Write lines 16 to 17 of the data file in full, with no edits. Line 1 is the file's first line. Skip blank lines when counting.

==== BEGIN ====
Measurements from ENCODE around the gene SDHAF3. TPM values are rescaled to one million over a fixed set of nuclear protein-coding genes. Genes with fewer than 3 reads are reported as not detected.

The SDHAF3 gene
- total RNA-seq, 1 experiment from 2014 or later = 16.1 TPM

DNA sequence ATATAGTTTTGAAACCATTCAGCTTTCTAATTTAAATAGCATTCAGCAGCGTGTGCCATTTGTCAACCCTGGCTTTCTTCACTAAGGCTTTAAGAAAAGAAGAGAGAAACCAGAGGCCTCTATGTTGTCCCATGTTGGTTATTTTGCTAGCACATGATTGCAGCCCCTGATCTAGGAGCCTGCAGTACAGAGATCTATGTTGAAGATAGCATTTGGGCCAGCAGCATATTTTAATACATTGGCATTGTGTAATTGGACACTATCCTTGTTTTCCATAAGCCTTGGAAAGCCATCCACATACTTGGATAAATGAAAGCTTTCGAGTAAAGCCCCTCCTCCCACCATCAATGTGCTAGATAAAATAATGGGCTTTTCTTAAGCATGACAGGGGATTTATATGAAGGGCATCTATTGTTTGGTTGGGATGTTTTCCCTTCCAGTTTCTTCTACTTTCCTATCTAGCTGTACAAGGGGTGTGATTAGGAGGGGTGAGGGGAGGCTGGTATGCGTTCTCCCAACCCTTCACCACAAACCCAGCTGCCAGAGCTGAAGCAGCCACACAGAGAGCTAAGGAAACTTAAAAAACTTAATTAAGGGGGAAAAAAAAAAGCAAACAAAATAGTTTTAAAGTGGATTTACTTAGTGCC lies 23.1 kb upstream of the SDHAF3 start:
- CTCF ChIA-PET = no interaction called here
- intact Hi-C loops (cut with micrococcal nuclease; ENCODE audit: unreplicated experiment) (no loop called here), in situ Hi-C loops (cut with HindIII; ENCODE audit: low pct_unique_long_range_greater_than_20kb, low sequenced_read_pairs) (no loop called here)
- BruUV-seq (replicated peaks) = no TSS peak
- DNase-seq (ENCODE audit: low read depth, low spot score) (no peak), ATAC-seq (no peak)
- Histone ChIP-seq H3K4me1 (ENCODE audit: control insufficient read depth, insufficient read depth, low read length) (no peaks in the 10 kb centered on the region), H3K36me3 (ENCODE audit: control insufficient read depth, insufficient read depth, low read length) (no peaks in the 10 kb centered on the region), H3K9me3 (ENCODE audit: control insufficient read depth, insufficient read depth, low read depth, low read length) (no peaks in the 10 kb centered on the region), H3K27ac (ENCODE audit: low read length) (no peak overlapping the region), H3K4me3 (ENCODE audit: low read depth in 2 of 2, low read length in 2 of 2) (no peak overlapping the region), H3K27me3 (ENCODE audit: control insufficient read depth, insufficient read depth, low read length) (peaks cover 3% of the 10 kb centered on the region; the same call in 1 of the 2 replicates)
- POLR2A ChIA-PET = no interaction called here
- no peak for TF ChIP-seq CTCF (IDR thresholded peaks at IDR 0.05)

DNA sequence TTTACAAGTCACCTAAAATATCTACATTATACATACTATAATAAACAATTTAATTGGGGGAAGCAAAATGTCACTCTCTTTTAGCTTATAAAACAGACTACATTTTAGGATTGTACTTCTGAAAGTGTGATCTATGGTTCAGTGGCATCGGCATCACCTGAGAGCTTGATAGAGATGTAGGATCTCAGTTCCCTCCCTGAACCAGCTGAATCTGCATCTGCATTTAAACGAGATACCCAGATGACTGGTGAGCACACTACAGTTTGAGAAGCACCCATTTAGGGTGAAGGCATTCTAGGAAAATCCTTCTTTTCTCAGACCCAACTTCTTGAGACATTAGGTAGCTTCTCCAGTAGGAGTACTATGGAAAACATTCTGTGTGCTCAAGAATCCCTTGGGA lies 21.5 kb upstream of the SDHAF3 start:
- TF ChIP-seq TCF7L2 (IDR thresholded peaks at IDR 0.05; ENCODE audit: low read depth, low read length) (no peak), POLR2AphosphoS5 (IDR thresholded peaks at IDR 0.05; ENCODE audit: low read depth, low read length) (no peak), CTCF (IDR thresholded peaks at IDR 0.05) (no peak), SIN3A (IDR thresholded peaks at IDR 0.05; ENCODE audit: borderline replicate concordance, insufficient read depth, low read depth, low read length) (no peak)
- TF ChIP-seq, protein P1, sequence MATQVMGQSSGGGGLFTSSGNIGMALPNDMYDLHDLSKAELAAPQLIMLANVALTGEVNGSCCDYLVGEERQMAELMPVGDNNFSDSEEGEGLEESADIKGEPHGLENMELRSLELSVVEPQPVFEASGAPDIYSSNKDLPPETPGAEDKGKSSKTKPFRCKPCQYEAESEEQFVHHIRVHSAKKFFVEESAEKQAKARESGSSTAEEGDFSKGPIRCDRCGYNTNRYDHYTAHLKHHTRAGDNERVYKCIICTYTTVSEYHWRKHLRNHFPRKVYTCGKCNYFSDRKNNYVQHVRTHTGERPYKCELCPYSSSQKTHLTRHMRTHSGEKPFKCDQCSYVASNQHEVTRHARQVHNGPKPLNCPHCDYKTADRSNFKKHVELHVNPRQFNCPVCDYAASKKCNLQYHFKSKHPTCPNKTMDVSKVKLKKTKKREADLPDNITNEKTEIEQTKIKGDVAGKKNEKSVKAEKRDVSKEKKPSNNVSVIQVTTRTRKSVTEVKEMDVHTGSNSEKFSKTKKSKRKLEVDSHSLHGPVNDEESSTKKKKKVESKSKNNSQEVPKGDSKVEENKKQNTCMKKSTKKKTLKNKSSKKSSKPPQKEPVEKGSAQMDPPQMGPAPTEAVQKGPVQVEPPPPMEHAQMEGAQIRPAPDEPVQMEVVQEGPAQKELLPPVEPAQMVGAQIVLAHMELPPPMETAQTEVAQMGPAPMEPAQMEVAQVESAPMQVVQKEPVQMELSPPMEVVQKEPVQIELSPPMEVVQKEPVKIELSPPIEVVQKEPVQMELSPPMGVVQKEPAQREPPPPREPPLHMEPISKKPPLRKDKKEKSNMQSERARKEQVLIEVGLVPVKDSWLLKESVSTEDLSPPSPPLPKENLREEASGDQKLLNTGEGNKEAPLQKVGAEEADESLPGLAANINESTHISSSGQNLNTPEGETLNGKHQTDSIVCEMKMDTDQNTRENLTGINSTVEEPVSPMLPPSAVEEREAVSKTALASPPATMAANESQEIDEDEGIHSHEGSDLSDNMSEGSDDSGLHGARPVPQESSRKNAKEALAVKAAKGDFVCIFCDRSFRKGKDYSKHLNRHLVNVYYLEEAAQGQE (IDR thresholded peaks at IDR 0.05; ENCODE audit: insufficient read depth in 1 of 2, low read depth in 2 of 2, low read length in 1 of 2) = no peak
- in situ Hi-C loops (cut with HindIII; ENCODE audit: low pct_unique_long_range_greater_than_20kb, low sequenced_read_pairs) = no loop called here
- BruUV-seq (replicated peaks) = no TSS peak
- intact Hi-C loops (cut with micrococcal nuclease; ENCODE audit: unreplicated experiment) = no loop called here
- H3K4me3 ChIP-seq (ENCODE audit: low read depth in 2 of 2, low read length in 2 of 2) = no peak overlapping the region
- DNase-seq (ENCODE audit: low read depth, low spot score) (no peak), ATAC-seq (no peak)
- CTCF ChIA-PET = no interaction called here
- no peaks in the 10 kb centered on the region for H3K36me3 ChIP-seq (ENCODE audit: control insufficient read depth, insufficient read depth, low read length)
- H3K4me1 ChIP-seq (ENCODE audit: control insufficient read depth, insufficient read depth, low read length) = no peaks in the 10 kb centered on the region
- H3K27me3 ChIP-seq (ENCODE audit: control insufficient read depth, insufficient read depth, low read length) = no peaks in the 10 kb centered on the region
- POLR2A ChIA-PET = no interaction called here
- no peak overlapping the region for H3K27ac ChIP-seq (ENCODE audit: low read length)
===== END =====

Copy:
- BruUV-seq (replicated peaks) = no TSS peak
- intact Hi-C loops (cut with micrococcal nuclease; ENCODE audit: unreplicated experiment) = no loop called here